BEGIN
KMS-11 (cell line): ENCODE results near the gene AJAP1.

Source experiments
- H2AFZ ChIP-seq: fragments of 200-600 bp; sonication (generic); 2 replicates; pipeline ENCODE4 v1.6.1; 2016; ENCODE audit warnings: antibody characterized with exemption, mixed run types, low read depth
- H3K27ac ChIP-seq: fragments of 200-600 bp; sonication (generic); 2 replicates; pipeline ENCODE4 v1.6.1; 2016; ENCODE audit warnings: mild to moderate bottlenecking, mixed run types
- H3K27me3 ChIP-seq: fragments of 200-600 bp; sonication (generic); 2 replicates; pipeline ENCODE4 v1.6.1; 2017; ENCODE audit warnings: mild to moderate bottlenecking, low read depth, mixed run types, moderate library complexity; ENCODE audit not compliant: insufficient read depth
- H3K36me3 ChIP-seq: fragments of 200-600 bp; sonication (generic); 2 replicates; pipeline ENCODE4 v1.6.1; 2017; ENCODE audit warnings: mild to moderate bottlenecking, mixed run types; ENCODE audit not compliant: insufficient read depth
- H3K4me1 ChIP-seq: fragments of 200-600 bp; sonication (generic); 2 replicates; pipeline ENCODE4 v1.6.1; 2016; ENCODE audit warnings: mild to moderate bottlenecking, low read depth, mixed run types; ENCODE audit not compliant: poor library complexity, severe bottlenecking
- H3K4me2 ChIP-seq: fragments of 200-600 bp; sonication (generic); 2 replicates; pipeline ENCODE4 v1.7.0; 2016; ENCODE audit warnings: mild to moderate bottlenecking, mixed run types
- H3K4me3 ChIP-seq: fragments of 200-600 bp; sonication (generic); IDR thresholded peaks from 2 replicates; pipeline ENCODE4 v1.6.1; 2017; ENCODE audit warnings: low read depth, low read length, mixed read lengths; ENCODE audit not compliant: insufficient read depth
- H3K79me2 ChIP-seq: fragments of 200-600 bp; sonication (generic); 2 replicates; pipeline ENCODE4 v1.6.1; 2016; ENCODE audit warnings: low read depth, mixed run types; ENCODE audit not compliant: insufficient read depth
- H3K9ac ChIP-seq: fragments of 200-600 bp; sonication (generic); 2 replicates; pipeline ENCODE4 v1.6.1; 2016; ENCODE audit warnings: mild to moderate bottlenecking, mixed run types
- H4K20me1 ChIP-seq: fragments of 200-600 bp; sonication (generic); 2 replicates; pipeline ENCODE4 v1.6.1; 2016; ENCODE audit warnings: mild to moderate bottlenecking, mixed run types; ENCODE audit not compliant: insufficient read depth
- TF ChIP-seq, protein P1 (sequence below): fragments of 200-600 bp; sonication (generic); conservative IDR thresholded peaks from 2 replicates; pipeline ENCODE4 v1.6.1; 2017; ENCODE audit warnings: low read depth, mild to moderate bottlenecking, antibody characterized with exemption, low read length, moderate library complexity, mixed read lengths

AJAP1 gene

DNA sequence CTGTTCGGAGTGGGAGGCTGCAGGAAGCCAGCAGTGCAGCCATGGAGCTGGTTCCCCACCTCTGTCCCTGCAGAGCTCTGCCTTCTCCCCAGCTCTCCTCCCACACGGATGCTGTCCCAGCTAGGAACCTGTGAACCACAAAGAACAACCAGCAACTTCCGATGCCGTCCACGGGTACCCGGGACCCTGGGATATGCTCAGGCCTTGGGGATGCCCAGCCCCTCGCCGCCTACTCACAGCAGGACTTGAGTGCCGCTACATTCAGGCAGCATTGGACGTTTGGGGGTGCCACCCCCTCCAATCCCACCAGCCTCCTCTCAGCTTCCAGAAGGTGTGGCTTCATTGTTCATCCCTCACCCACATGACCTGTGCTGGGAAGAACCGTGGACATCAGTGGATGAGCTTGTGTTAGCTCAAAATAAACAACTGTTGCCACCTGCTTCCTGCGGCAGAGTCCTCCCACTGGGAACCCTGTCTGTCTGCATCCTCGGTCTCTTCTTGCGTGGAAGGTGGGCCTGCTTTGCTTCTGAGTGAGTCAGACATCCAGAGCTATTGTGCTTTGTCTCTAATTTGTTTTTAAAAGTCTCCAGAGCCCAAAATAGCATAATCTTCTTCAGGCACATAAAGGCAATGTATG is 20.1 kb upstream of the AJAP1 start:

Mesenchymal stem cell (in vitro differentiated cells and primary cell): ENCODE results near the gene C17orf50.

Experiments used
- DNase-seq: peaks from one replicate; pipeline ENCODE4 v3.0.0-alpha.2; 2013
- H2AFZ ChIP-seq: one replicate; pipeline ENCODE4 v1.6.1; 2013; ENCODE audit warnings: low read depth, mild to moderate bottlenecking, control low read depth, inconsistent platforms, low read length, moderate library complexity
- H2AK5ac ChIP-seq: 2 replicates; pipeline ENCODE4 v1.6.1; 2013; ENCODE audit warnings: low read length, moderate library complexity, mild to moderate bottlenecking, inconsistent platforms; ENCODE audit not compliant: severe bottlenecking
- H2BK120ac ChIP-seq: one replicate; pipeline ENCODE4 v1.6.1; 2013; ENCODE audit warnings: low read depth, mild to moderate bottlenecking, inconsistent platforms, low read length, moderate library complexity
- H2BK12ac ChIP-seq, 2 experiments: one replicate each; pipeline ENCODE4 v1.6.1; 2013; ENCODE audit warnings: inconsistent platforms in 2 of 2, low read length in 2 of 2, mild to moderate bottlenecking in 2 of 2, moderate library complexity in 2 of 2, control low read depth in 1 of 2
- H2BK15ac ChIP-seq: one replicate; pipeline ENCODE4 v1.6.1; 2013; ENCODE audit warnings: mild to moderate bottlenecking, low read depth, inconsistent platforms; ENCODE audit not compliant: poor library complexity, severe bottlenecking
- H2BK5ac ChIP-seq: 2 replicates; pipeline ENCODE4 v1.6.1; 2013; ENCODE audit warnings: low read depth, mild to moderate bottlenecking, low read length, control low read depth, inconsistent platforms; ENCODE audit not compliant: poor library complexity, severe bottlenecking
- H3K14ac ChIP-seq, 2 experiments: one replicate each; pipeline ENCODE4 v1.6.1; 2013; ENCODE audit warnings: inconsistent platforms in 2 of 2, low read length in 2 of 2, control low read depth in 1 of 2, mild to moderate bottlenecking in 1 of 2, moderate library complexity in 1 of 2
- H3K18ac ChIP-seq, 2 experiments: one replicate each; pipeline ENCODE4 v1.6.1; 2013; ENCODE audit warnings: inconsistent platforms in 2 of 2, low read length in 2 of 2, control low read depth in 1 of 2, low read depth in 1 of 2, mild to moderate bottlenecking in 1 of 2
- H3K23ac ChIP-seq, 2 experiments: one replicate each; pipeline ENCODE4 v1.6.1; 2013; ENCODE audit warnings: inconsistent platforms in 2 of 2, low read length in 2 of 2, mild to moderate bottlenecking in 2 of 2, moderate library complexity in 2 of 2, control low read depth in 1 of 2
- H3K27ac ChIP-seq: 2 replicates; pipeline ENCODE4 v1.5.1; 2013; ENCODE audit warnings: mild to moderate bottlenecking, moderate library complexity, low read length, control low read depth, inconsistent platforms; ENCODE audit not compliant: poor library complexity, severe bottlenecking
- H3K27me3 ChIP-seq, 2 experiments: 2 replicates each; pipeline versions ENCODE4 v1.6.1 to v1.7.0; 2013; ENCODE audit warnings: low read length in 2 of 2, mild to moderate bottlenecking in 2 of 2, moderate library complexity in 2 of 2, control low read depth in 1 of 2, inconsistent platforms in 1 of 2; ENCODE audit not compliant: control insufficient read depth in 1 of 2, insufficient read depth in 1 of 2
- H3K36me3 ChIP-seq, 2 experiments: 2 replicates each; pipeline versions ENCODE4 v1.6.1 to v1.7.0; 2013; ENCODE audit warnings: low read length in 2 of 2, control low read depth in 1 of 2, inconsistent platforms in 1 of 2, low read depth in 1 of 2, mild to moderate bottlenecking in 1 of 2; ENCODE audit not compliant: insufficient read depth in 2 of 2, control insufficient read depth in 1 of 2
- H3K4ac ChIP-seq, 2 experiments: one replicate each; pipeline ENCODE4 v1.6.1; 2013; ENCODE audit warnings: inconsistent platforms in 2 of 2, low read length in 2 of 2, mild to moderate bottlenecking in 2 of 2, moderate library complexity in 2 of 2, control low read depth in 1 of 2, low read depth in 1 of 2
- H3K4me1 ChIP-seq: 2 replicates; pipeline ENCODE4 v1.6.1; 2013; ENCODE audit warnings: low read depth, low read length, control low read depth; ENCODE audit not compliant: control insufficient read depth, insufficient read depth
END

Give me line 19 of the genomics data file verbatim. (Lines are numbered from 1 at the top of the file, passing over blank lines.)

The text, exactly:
- H2AFZ ChIP-seq: one replicate; pipeline ENCODE4 v1.6.1; 2013; ENCODE audit warnings: low read depth, mild to moderate bottlenecking, control low read depth, inconsistent platforms, low read length, moderate library complexity